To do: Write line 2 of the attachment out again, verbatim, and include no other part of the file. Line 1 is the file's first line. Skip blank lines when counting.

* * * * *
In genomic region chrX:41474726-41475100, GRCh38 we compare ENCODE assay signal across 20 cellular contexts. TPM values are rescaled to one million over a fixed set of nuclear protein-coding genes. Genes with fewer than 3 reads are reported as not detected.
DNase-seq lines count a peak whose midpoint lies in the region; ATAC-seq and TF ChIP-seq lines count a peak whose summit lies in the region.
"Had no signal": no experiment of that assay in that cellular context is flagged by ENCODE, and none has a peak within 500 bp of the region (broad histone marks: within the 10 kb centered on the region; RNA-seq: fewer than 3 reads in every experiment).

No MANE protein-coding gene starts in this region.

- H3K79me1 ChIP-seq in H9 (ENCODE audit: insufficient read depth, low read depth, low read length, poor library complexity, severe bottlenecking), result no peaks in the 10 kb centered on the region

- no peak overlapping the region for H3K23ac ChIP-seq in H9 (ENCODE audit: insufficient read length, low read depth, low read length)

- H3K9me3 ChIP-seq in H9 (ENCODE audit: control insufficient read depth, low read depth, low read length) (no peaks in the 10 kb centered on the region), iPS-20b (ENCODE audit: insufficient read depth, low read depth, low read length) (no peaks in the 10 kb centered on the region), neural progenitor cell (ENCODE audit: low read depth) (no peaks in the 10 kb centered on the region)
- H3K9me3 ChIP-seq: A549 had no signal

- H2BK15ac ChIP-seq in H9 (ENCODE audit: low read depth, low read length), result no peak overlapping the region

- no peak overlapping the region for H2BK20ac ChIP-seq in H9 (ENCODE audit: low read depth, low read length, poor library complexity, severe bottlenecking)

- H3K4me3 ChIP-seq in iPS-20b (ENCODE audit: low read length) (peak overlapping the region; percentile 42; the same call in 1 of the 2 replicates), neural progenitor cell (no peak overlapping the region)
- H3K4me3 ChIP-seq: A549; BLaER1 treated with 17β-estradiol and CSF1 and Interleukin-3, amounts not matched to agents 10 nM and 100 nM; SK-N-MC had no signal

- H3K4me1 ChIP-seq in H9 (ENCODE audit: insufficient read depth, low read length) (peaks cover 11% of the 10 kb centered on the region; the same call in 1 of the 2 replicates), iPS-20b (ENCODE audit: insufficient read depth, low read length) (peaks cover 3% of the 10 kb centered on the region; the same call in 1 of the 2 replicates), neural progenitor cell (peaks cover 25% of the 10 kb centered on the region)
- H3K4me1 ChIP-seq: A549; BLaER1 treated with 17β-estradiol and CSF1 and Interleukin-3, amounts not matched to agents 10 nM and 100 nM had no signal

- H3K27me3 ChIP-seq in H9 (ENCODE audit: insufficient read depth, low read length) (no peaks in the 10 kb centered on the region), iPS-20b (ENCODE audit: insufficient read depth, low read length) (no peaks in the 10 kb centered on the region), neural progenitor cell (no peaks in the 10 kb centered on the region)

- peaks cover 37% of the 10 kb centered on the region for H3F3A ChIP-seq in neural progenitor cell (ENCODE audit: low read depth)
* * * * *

DNase-seq lines count a peak whose midpoint lies in the region; ATAC-seq and TF ChIP-seq lines count a peak whose summit lies in the region.